Saturday’s bombing at a peace rally in Ankara – and related protests across the country – have united citizens in their frustration with Turkey’s leadership even as government officials say the attacks were intended to widen fissures and stir discontent in the country that straddles Europe and Asia.

ISIS propaganda shows explosives damaging the historic ancient Temple of Baalshamin in the ancient site of Palmyra.
Wnt / Wikimedia Commons

The Syrian government announced this week Islamic State militants destroyed 2,000-year-old tower tombs in the central city of Palmyra, claiming the Roman-era sites promote idolatry.

World Views: June 19, 2015

Jun 19, 2015

Guest host Brian Hardzinski talks with Joshua Landis about an important victory for Kurds in the Syrian town of Tel Abyad, and why Kurds have done so well when Arabs have not against Islamic State militants.

Then Suzette Grillot talks with David Deisley and Rob Perreault about resource extraction in Latin American countries.

MND-N (Multi National Division North) / U.S. Army

Kurdish fighters gained control of the Syrian town of Tal Abyad on the Turkish border on Tuesday, cutting off a key route between ISIS territory and the Turkish border

“This shuts the door on a big crossing. So it was an  important victory,” said Joshua Landis, the director of the University of Oklahoma’s Center for the Middle East Studies.

World Views: March 13, 2015

Mar 13, 2015

Rebecca Cruise and Suzette Grillot talk about racism and bigotry in a global context in light of this week’s events involving the University of Oklahoma's chapter of the Sigma Alpha Epsilon fraternity. 

Then journalist and activist Hannah Storm from the International News Safety Institute explains about how much protection correspondents can reasonably expect as modern warfare evolves.

World Views: March 6, 2015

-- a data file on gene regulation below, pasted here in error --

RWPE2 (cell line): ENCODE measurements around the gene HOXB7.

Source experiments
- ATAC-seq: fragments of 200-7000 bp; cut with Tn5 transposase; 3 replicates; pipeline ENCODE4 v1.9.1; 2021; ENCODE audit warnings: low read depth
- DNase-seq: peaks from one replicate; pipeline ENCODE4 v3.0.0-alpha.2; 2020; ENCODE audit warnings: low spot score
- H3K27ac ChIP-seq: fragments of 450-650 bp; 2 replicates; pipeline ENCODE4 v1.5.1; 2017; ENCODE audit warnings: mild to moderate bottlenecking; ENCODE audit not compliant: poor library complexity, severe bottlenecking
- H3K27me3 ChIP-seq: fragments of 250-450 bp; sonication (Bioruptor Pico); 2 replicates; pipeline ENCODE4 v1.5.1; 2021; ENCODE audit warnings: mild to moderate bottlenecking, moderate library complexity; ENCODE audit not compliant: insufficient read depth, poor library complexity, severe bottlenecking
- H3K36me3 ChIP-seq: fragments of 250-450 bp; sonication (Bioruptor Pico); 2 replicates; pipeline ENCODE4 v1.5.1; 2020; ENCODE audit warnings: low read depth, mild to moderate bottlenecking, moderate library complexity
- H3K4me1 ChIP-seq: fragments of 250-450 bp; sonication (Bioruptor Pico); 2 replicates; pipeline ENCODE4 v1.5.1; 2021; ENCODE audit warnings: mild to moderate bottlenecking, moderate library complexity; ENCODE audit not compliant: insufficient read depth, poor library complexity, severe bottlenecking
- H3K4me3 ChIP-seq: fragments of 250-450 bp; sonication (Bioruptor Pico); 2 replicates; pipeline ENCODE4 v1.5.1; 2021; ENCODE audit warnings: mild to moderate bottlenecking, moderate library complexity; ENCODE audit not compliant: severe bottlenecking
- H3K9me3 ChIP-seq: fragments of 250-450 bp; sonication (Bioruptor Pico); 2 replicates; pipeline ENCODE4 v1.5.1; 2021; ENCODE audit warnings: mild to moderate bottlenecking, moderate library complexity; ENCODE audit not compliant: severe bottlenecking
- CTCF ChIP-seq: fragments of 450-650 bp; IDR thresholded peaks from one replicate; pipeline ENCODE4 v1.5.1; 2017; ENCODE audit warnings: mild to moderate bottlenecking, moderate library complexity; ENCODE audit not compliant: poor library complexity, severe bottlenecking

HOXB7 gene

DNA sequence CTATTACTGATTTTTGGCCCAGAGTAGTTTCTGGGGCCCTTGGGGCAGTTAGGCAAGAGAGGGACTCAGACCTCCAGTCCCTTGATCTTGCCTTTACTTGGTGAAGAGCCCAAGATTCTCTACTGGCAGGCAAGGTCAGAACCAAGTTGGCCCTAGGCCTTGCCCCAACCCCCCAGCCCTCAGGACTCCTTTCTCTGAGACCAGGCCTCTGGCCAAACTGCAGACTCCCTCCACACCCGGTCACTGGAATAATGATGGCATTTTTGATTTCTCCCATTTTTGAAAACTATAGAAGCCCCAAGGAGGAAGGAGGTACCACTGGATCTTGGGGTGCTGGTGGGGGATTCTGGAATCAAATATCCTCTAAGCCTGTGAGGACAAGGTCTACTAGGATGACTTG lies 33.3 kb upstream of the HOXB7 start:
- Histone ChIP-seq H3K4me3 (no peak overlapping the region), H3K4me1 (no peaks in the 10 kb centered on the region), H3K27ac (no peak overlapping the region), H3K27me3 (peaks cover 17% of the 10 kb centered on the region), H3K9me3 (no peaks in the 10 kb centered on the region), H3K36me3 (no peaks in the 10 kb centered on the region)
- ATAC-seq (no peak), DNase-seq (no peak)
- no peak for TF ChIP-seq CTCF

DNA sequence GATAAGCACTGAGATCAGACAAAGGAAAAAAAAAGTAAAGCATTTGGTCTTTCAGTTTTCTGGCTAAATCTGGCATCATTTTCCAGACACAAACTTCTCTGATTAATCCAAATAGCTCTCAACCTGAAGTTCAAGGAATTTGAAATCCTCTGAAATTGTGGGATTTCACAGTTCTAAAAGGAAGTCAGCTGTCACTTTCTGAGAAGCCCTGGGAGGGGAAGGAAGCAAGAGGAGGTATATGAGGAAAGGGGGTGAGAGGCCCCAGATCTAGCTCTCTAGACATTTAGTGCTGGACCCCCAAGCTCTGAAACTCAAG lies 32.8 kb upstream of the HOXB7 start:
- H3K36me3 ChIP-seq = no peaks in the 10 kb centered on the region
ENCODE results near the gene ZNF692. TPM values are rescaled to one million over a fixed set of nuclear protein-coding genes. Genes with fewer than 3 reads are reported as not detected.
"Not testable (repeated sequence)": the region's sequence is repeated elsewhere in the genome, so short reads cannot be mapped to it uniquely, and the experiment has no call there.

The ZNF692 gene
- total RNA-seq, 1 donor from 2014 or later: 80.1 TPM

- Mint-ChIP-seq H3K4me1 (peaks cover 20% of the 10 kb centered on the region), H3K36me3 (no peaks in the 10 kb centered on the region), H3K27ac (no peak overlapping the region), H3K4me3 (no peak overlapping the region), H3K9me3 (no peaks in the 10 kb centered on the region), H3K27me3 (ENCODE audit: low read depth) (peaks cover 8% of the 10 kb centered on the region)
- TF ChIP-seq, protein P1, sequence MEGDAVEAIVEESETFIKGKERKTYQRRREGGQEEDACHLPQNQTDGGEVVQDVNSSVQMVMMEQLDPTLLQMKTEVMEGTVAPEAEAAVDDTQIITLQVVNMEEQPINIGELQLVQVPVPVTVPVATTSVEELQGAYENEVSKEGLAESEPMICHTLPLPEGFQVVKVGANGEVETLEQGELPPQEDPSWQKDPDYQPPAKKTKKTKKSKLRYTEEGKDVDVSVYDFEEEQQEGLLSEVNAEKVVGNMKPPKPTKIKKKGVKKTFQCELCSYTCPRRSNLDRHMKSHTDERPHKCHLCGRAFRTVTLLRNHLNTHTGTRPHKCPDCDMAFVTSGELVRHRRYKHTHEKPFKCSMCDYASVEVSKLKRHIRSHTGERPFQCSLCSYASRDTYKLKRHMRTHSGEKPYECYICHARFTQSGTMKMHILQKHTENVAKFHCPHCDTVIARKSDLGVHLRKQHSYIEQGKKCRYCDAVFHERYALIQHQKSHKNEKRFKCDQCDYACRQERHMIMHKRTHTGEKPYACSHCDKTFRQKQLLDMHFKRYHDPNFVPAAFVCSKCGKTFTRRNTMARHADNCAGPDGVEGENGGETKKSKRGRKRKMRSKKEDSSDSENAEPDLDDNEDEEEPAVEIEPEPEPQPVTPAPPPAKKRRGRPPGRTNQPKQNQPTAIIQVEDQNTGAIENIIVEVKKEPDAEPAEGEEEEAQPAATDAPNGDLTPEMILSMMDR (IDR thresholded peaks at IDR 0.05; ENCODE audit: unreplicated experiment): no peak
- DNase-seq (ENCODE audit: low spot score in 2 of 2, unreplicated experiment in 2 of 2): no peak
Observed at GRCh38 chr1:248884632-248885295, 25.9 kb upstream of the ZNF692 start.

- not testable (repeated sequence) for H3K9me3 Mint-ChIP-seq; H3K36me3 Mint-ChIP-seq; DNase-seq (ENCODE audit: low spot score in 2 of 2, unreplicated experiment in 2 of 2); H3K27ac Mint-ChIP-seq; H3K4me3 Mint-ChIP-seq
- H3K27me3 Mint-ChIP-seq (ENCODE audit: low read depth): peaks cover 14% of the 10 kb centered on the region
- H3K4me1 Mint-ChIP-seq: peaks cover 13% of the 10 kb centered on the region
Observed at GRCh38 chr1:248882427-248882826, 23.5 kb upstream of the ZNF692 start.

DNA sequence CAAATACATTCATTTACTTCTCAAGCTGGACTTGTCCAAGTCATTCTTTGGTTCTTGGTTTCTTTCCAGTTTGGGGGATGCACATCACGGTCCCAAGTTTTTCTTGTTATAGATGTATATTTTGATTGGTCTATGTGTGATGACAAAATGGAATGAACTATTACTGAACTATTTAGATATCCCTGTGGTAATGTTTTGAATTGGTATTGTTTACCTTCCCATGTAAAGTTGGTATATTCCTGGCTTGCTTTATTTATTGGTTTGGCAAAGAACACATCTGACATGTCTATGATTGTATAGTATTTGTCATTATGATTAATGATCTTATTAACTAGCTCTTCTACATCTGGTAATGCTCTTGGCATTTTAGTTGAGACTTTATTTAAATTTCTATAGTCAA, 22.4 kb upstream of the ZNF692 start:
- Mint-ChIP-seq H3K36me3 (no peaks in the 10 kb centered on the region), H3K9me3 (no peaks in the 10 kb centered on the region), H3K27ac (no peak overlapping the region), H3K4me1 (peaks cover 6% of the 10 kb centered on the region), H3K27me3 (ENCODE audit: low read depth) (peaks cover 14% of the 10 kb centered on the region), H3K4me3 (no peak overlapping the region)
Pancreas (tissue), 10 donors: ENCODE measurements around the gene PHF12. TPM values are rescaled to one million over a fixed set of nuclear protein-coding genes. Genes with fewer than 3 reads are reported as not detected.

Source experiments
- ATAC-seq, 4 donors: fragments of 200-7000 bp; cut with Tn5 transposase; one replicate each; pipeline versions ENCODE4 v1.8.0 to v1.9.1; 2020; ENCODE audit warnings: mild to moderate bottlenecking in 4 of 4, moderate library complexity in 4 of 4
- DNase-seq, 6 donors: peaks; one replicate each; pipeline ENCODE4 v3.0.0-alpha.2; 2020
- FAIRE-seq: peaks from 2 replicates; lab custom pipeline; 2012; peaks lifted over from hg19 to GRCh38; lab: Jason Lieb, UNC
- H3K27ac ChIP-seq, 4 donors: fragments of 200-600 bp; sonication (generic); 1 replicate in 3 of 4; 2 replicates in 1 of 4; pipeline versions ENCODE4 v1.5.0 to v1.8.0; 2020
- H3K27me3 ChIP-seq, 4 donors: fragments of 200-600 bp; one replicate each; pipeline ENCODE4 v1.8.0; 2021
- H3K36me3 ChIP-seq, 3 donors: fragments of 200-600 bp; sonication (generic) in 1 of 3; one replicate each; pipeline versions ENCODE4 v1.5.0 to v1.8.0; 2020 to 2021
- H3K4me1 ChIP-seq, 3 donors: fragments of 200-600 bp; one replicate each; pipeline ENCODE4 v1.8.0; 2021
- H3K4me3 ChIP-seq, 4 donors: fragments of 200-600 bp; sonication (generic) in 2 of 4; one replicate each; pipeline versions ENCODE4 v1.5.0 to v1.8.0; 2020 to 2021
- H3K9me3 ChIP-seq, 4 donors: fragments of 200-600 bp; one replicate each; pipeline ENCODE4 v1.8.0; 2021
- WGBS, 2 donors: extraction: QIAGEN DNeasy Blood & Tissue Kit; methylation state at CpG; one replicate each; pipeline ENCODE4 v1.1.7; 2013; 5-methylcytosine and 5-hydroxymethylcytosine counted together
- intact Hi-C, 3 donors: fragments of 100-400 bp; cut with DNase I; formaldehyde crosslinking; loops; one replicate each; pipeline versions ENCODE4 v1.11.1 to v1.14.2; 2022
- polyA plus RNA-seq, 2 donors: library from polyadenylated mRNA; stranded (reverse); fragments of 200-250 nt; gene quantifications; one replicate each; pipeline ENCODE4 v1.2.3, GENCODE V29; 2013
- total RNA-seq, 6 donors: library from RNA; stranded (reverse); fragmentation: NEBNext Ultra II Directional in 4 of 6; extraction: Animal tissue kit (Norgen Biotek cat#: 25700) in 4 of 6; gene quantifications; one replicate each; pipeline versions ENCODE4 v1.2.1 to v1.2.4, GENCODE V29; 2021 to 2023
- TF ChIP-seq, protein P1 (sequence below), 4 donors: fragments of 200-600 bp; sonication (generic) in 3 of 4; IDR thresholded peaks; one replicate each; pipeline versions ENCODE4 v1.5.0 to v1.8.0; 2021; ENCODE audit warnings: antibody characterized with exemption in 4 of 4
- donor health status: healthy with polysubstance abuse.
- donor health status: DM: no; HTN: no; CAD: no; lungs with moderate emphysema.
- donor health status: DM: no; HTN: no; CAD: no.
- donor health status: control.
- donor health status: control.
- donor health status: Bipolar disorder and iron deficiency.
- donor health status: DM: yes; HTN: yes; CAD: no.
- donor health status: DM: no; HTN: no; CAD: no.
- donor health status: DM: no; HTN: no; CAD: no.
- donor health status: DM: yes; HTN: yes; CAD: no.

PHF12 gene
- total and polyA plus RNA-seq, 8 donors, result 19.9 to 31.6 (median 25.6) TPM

Mar 6, 2015

Joshua Landis and Suzette Grillot discuss what Israeli Prime Minister Benjamin Netanyahu’s speech in Washington this week says about a possible shift in U.S./Middle East alliances. Many traditional U.S. allies are worried Washington might shift toward Iran and away from Israel and Saudi Arabia.

Later, Landis and Rebecca Cruise talk with Pulitzer Prize-winning historian Gordon Wood. He compares this decade’s uprisings in the Arab World to what he calls an “Atlantic Spring” that started in 1776.

U.S. Secretary of State John Kerry shakes hands with Israeli Prime Minister Benjamin Netanyahu in Tel Aviv, Israel, on July 23, 2014, before the two sat down to discuss a possible cease-fire to stop Israel's fight with Hamas in the Gaza Strip.
U.S. Department of State

Israel's Prime Minister Benjamin Netanyahu delivered an address before Congress on Tuesday, urging President Obama not to craft a nuclear deal with Iran.

The domestic politics of the speech have been widely discussed, but the speech has raised issues of shifting U.S. alliances with Middle East countries.

World Views: February 6, 2015

Feb 6, 2015

Rebecca Cruise explains this week’s court ruling that no genocide was proven in the 1990s Serbia-Croatia conflict, and Joshua Landis describes the complex relationship between Jordan and the self-proclaimed Islamic State in light of the brutal murder of a Jordanian fighter pilot.

Then I’m joined by journalist Franz Bumeder. As a German radio correspondent in the 1990s, he reported on those wars in Kosovo, Bosnia, Croatia, and Macedonia.

Jordanian fighter pilot Moaz al-Kasasbeh, who was burned alive by militants from the self-proclaimed Islamic State.
Petra / Jordan News Agency

This week Jordan vowed revenge for the death of a Jordanian pilot held by the Islamic State extremist group. A video online purportedly showed the pilot being burned to death in a cage by his captors. 

World Views: December 6, 2014

Dec 5, 2014

Joshua Landis and Suzette Grillot discuss riots in Egypt after a court in Cairo dropped its case against deposed dictator Hosni Mubarak, and about how a focus on counterterrorism has overtaken all hopes for democracy in the Middle East.

Then a conversation with literary critic Warren Motte about his work collecting tens of thousands of moments where characters gaze into mirrors.

U.S. Secretary of State John Kerry presides over a meeting of more than 60 anti-ISIL coalition parties held on December 3, 2014, at NATO Headquarters in Brussels, Belgium.
U.S. Department of State

Thousands of protesters took to the streets in Cairo throughout the week after a court ruled Saturday evening to dismiss charges against ousted dictator Hosni Mubarak over the killing of protesters during the 2011 uprising in Egypt.